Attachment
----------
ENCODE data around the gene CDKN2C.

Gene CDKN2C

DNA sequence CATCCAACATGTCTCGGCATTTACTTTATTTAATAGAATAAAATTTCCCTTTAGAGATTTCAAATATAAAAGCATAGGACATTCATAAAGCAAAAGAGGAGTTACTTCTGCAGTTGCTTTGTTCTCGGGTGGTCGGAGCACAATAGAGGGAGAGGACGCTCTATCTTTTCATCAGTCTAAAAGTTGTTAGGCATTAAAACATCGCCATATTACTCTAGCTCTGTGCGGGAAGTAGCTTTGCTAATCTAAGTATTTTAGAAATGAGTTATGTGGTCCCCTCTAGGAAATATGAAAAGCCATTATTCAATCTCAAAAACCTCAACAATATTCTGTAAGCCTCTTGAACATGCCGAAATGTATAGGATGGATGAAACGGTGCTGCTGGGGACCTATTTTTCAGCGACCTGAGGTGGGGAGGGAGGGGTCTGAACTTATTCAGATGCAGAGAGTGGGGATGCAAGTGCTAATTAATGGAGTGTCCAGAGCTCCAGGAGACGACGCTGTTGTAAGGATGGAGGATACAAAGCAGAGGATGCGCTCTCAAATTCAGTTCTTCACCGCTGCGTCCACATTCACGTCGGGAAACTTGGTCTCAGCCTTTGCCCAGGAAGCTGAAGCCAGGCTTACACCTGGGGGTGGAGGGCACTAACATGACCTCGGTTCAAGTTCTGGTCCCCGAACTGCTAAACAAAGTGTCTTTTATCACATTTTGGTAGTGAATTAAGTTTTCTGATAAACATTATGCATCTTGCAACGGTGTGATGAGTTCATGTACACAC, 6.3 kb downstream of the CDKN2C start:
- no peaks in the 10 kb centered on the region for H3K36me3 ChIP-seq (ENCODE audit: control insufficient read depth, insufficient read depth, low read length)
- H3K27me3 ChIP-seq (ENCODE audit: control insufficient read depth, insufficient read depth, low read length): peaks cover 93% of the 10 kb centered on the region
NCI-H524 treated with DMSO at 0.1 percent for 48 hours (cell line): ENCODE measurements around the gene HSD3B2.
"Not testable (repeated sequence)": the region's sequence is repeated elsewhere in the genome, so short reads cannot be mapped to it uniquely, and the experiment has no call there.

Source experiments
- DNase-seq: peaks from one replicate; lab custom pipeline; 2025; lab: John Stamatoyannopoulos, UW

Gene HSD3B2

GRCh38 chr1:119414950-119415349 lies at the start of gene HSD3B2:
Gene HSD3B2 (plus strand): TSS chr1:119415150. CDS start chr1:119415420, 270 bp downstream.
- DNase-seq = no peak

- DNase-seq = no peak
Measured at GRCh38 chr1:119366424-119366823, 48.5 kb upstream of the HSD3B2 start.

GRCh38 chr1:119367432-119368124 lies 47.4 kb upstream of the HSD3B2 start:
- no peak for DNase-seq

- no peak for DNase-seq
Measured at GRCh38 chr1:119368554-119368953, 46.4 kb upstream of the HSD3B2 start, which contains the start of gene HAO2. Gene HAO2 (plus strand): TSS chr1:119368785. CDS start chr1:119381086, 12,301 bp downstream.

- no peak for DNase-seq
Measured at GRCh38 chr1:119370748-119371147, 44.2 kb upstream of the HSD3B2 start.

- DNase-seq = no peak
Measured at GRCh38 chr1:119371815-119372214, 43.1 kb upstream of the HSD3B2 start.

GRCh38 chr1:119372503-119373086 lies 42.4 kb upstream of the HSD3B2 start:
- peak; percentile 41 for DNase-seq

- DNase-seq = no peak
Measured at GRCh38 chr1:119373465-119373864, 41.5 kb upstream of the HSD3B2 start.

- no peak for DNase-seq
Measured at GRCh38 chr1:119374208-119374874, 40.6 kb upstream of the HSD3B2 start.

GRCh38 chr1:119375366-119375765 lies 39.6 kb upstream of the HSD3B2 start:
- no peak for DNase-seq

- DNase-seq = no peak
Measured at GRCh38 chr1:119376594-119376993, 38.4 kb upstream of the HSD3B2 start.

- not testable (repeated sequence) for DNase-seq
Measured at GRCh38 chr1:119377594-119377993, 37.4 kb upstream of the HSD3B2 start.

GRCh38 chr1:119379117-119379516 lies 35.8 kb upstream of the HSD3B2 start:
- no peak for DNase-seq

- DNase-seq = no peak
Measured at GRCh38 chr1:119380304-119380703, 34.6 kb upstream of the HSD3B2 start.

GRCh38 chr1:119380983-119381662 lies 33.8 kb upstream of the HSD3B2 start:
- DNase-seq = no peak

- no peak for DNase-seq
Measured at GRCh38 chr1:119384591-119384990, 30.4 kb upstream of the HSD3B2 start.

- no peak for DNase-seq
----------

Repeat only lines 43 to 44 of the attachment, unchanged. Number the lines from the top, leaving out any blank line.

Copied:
Measured at GRCh38 chr1:119384591-119384990, 30.4 kb upstream of the HSD3B2 start.

- no peak for DNase-seq